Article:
Wednesday, April 22, 2015

Five Favorites: spring books we are loving

We are right in the middle of the #365picturebooks challenge dreamed up by StrongHaven (just finished number 125/365). Somehow, it was easier to devour piles of books when the weather was chilly and unpleasant for playing outside. Now that spring seems to be here in earnest, we are outside most of the day, and I'm having to work harder to keep our read-aloud streak going.

It's one of those things- as soon as we find a time slot for reading aloud that seems to work perfectly, something changes, and we have to renegotiate. I haven't found the perfect spot in our day for reading aloud now that everyone wants to run outside as soon as they finish breakfast (and sometimes even before...Sam has been taking his breakfast out onto the deck if the temperature is above 45 degrees).

We can do the before bedtime slot, but I sometimes miss that because of putting the baby down to sleep, so George gets all the fun. I might try reading while they eat breakfast today.

One of my favorite things about this challenge has been finding new books at our library. We have a large collection, but there are not enough to add up to 365 picture books, even if we read every single one we own. Today, I wanted to share some new picture books we have discovered. While I always go back to read our perennial favorites over and over again, we have been enjoying some new finds from the library that are so seasonally appropriate, I just have to share them with you (in case you haven't run across them yet).

Heads up, local friends- I'm running these back to the library this week, so if you hurry, you can be the next to grab them!


If You Hold A Seed by Elly Mackay is the story of a child who plants a tree and watches it grow throughout his life. He dreams of the day he will be able to sit in the tree, and his dreams finally come true. I don't know how she did the pictures, but Elly Mackay's illustrations are the most interesting, multi-textured, marvelous pictures I've seen in a long time. The light glows off the page so that I almost feel it on my face. My little budding artist daughter pointed at the pages as soon as I started reading and said, "Those are definitely mixed media." (Yes!)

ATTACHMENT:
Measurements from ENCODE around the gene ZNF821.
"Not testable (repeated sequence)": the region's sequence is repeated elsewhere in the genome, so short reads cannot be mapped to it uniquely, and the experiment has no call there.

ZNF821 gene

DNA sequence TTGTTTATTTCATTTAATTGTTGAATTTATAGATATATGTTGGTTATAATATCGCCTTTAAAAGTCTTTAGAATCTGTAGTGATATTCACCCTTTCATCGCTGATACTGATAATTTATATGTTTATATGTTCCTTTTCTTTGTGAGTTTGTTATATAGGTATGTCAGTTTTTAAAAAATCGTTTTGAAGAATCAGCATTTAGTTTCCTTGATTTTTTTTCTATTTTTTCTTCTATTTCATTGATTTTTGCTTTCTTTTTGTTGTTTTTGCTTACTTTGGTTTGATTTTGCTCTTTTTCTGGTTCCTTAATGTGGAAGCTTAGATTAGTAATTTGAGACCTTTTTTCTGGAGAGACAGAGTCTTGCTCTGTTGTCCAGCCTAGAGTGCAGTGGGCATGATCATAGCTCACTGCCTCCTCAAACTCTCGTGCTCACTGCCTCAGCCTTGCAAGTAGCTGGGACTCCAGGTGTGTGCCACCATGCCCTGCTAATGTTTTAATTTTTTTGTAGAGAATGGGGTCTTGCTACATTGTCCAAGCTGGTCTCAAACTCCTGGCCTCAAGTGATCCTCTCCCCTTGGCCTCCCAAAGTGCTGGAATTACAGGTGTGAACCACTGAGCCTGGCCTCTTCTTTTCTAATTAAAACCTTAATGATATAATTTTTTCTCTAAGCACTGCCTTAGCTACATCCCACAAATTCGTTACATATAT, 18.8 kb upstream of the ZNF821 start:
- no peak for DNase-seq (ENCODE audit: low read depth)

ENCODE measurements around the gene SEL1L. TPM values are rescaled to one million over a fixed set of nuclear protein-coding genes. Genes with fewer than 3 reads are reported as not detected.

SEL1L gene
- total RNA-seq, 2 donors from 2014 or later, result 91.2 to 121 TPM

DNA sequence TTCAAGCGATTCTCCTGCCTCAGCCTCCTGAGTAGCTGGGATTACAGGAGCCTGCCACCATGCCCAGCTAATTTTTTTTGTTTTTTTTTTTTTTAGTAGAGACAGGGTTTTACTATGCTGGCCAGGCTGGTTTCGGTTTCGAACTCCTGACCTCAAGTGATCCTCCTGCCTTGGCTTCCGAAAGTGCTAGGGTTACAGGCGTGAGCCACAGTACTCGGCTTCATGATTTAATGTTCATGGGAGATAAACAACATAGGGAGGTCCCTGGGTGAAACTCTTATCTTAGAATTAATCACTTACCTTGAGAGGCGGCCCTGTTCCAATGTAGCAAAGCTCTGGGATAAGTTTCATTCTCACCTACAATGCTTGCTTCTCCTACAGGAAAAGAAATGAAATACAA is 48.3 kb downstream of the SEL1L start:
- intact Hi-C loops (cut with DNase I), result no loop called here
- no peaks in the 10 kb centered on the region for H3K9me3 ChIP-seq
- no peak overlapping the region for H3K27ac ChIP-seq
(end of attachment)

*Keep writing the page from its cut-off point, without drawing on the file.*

and then it's spring by Julie Fogliano is the story of waiting for things to be green. It is so beautifully written and illustrated (by Erin E. Stead, who is wonderful at capturing the essence of what it feels like to be a little kid) that it is nearly perfect. There is nothing more to say. You have to read it, and I need to buy it, because I never want to return it to the library.


My Garden by Kevin Henkes is a new favorite around here. It is exactly as it should be. A child helps her mother in the garden and dreams of the garden she would create if she could grow anything she wanted. This has led to some interesting discussions here and drawings of gardens growing light sabers and ice cream cones. I'm planning to use the concept as a writing prompt for the kids in the next couple of weeks as we work on our own garden.


Sam and Dave Dig A Hole by Mac Barnett is an odd, funny story of two boys who dig a giant hole, just miss lots of almost amazing things, and then have an inexplicable experience after which things are almost exactly the way they were before...but not quite. The pictures are by Jon Klassen, and they are priceless. It's the kind of book that makes everyone in our family want to go and dig a hole, which is perfect for this time of year. (I'm hoping I can limit their hole-digging enthusiasm to carefully chosen parts of our yard.)


Outside Your Window by Nicola Davies is a new collection of original poetry for the seasons. There are poems and gorgeous illustrations for every season of the year, so it isn't (strictly speaking) just a spring book. Maybe it was the cover that pulled us in (since Lucy is currently fascinated by birds)- I'm not sure- but I am so glad we brought this one home from the library. The poems are simple, lovely and relatable- if you are intimidated by reading poetry with your kids, this book makes it easy. This would be a good choice to add to your family library and keep out all year long...but since spring is the first season of the year, now is a perfect time to start! I now have it in my Amazon cart and am just waiting for the right moment to buy it.

What's your favorite springtime book? (And what's your favorite time of day to read aloud with your kids?)

Linking up today with Rachel for Five Favorites, because sometimes good things come in fives.

Those are all Amazon links, so if you click through and end up purchasing any of these, your purchase helps support this blog (at no extra cost to you). Thanks for those of you that do that sometimes!